Speaking of 2.1, the latest and greatest HDMI standard arrived in 2018 and is what you'll need if you want to get the very best out of your home entertainment system. These cables can carry data at a massive 48Gbps, up from 18Gbps for HDMI 2.0.
They are capable of transmitting 4K video at 120 frames per second, making them perfect for the latest generation of video game consoles or for high-end PC gaming. Speaking of gaming, cables meeting the v2.1 standard can also handle variable refresh rate and will tell your TV to switch to their gaming mode when a console is detected.
They can also manage 8K at 60fps and even support 10K video too, although there are no such televisions available today.
HDR quality is improved with HDMI 2.1 cables, with support for Dynamic HDR if your TV and output device (like a console or streaming box) also supports it.
HDMI 2.1 is currently the gold standard, but you only really need these cables if you own a next-generation game console like the PS5 or Xbox Series X, and you want to play games on a TV that supports 4K at 120fps (120Hz), which few do at the time of writing in early 2021. However, many televisions newly announced for 2021 and due out later in the year will support HDMI 2.1.
If you want to futureproof your system then you could invest in HDMI 2.1 cables now – especially if these cables need running under floors or through walls, where upgrading at a later date might be tricky. Remember, a 2.1 cable will work just fine with inferior hardware, like an older game console and TV, you'll just be limited to whatever those devices are capable of outputting, instead of what the cable can transmit.
Are expensive HDMI cables worth it?
The short answer here is no. A decade ago, electronics retailers were guilty of trying to sell cables costing $50 or even $100 to connect a DVD player to an HD television. They would claim the cable's gold coating would help produce a better picture, but this is widely regarded as untrue.
At their simplest, HDMI cables contain 19 pieces of wire. Each wire has a role to play in carrying a movie, game or TV show from one device to another, but they are all built to carry an electrical signal. The cable itself does no processing of this signal at all; it is just carrying it from one place to another.
It is important to remember that a poor quality or damaged HDMI cable might fail to transmit the occasional bit of data, but we're talking a single faulty pixel of one frame of video, so hardly something you are going to notice.
Expensive cables don't improve image or audio quality, but very cheap ones might produce a worse experience. That said, I live in the UK and for many years used HDMI cables bought for £1 ($1.40) each and never had any issues with game consoles and an HD TV.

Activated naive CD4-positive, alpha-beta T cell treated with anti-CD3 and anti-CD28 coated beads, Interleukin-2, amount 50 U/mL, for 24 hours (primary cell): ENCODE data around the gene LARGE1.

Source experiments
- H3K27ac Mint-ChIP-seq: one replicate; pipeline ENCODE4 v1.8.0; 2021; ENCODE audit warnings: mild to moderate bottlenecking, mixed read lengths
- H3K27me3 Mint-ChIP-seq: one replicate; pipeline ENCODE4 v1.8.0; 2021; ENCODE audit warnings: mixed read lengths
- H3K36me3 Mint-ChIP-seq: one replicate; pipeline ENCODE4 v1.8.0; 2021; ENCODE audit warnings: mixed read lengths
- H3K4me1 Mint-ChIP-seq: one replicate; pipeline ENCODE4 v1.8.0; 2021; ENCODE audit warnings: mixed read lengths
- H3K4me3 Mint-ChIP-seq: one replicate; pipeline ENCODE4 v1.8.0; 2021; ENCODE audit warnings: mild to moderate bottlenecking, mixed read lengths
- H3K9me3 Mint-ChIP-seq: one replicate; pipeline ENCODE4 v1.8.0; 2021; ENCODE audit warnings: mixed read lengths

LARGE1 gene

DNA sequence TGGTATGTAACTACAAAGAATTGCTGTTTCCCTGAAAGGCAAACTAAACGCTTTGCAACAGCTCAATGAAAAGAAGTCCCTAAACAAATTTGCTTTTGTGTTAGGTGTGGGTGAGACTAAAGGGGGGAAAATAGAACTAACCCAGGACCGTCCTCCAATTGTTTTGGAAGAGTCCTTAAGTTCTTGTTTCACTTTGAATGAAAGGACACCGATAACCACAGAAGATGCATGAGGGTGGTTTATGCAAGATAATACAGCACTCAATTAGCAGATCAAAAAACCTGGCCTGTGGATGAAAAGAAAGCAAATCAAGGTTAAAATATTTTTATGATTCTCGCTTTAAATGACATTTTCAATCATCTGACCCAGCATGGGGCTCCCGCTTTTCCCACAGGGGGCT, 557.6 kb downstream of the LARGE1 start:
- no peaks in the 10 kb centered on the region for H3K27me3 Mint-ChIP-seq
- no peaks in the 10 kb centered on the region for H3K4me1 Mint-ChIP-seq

That said, there are some occasions when spending a little bit more money makes sense. You might want an HDMI cable with a connection fitted to a hinge, thus helping fit the cable to a TV mounted closely to a wall. Similarly, you might want to buy flat HDMI cables to run under a carpet.
Do you need an active or passive HDMI cable?
If you plan to build a home entertainment system with a projector located a long way from your input devices (like a cable box and game console), or an amplifier across the room from the TV, you will need long HDMI cables.
Being a digital signal, picture and sound sent along a regular, passive HDMI cable can fade over long distances, such as 20 feet or more. To solve this, active HDMI cables transmit power to boost the signal; this power is often only sent in one direction, so the cable needs to be attached the right way, with power and data flowing from your output device, like a game console, to the TV or projector.
Buying the right HDMI cable for your setup
Although not all do, the packaging of many HDMI cables include identifiers created by the HDMI Licensing group. These include High Speed and Ultra High Speed, with each of these labels helping to identify what the cable is capable of.
High Speed cables are HDMI 2.0, which means they can carry data at up to 18Gbps and handle 4K images with HDR. For most home entertainment systems, this is exactly what you need.
These can be bought for around $10, with this 6ft AmazonBasics cable currently priced at $7.99. Alternatively, this 6.6ft braided High Speed HDMI cable is $11.99, and this two-pack of 6ft High Speed cables is reduced to $10.99.
If you own a new game console and a television that supports HDMI 2.1, you will want to buy Ultra High Speed cables, as they can handle 4K at up to 120fps.
Ultra High Speed cables with HDMI 2.1 capabilities cost more, but are still significantly less than the overpriced cables offered a decade ago. This 6ft HDMI 2.1 cable from Belkin is $40, while this 10ft option from Zeskit is $26.